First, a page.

It’s 4:22 p.m. and the sun is setting. Welcome to Chicago.

There’s not much we can do about it. At a latitude of about 42 degrees north, the sun just sinks a lot earlier than it does in places closer to the equator—on the shortest day of the year, today, we’ll see just nine hours of daylight. But the reason the sun sets so early is in part due to Chicago’s far-eastern position in the central time zone and that we turn our clocks back every winter at the end of daylight savings.

Boston, located on the eastern edge of the eastern time zone, also feels this pain. In fact, Massachusetts recently approved a commission report recommending that the state (along with others in the region) switch to Atlantic time—one hour ahead—and do away with daylight saving time.

With the time zone border only a little over 40 miles from the Loop (as the crow flies), would it make sense for Chicago to make a similar change?

Let’s first consider the purpose of turning the clocks forward and backward. David Prerau, the author of Seize the Daylight: The Curious and Contentious Story of Daylight Saving Time, says in a phone interview that its goal is “to provide more light most of the year in the evening when people can use it [in nicer weather], but not make the mornings too dark in the winter.”

Without it, the sun would rise as late as 8:15 a.m. in the winter; because of it, we get those beautiful late sunsets on the lakefront in summer. But are those perks worth all those winter days when the sun has set before you’ve left the office?

Tom Emswiler, a health care professional in Boston, didn’t think so.

“Boston lies so far east in the eastern time zone that during standard time, our earliest nightfall of the year is a mere 27 minutes later than in Anchorage,” Emswiler wrote in a Boston Globe op-ed in 2014. “When it comes to daylight, we can do much better than Alaska.”

After receiving positive feedback on the op-ed, he called his state senator to propose the introduction of a bill, and eventually found himself appointed to the aforementioned Massachusetts commission. The commission came to a nearly unanimous affirmative decision on November 1 this year. (Massachusetts still needs to secure agreements from neighboring states and approval from the federal government to officially make a change.) The report cites extensive research showing that lighter evenings lead to fewer traffic accidents and that the twice-a-year daylight saving time change can cause harmful health effects, similar to those caused by jet lag.

“This is not something we're trying to do drastically,” Emswiler tells Chicago. “We try to use a data-driven approach. It's not just some whim of people who just want change for change's sake.”

Some readers might remember an even larger-scale experiment that happened decades ago. To save electricity during the national energy crisis in 1973, Congress instituted two years of constant daylight saving time nationwide starting in 1974, Prerau says, adding that this was a wildly unpopular move because of the cold, dark winter mornings it created. It was cut short after just one year.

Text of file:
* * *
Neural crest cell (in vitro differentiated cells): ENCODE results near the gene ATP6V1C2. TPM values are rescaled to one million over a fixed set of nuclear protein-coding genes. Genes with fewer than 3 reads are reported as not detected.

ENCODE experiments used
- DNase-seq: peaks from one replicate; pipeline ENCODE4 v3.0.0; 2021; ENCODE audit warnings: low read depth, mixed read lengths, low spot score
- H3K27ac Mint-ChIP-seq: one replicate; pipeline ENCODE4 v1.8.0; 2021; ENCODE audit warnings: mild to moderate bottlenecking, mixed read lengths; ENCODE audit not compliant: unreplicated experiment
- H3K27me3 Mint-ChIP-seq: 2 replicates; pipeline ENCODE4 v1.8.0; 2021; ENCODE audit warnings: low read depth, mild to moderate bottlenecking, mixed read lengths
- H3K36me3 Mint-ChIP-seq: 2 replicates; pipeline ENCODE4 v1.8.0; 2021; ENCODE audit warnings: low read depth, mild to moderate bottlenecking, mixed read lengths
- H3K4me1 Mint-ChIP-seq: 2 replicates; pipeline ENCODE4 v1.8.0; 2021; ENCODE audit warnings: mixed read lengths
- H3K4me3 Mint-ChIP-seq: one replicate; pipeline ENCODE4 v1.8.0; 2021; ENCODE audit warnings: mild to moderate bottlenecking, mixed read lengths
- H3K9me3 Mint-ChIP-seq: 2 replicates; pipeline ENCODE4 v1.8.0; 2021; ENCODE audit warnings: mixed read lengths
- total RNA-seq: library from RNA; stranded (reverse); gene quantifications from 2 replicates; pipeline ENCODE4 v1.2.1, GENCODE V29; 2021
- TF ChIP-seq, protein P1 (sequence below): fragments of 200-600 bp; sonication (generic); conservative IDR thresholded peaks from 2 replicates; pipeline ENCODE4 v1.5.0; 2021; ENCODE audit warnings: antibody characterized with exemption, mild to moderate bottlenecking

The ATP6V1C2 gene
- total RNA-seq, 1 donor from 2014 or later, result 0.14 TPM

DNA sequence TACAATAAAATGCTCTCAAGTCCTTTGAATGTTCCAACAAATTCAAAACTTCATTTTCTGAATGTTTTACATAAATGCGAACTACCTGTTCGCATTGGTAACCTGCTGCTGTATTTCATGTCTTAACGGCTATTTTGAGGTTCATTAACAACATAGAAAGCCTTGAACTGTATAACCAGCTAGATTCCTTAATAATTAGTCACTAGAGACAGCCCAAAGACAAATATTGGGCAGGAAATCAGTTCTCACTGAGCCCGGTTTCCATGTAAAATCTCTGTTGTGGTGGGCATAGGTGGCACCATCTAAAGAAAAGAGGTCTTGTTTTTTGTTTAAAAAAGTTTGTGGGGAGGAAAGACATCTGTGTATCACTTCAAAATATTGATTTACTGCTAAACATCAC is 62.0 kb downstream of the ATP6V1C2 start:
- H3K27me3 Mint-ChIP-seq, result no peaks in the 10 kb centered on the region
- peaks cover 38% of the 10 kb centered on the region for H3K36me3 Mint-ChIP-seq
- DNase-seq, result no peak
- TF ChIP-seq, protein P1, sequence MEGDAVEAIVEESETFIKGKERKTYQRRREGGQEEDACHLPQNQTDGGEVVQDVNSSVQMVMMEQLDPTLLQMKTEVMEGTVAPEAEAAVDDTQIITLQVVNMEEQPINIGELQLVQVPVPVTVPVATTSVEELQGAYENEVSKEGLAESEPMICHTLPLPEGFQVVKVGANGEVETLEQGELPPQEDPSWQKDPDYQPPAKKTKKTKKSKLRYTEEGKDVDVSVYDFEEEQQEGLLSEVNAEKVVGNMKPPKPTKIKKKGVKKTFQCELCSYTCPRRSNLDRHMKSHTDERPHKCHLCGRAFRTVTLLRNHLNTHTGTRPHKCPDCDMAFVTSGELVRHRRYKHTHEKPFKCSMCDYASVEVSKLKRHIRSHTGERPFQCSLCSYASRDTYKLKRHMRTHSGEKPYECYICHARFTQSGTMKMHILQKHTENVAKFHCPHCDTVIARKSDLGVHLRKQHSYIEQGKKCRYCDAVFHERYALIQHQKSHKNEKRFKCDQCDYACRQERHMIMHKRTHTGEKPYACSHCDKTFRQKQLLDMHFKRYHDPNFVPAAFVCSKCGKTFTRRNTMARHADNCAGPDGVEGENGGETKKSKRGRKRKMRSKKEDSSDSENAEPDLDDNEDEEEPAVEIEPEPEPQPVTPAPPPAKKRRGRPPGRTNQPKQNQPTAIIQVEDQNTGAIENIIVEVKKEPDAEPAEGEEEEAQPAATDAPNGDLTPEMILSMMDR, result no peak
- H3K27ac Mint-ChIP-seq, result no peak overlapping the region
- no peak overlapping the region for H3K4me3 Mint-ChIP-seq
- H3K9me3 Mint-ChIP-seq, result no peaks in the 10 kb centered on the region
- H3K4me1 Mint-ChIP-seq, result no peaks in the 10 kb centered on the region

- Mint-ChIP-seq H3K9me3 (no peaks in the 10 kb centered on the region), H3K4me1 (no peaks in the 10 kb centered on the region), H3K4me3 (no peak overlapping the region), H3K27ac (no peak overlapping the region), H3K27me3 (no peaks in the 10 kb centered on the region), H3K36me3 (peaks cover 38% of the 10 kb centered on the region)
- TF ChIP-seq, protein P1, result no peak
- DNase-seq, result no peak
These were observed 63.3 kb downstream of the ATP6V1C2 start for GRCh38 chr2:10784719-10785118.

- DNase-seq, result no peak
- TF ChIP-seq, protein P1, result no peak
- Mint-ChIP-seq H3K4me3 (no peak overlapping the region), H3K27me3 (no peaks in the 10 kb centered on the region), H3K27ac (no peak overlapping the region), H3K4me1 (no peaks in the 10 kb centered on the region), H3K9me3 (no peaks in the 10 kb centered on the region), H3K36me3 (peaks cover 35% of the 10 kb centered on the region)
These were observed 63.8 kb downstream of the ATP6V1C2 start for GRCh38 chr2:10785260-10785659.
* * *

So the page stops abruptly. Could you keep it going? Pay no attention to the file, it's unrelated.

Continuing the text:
But many in Chicago’s next-door neighbor, Indiana, live in this reality already. Since most of the state is on the western edge of the eastern time zone, some Hoosiers get summer sunsets as late as 9:20 p.m., but send their children to school in the dark for a large chunk of the school year. This is basically what an eastern-time Chicago would look like.

The problem? Children have been hit and sometimes killed by cars during these low-visibility mornings, and there is actually a coalition in Indiana seeking to have its state uniformly adopt central time—exactly the opposite of what Massachusetts is trying to achieve. It’s unclear how much progress this coalition has made, and they could not be reached for comment.

There’s another way to ameliorate that problem: Emswiler says that if schools started at 8:30 a.m. or later, 15 minutes after sunrise on the darkest days of the year for an Atlantic-time Boston or eastern-time Chicago, people wouldn’t mind the morning darkness quite as much. (Bonus: The American Association of Pediatrics recommends starting school later to help combat widespread chronic sleep loss among middle- and high-school students.)

But the dark mornings also could be a mental health hazard. Michael Terman, a clinical psychology professor at Columbia University, wrote in his book Reset Your Inner Clock that Seasonal Affective Disorder is disproportionately common on the western edge of time zones. On the eastern side of each time zone, Terman wrote that the proportion of SAD cases is lower, dark evenings notwithstanding.

Prerau, who acted as a consultant to Congress on the 2007 law that extended daylight saving time to its current roughly eight-month period, says he is skeptical of the benefits of later winter sunsets, since many working adults wouldn’t notice it due to the nine-to-five office schedule.

“One thing daylight savings time does not do is manufacture an extra hour of daylight,” Prerau says. “All you can do is move it around to when you think is the best time of day to have it.”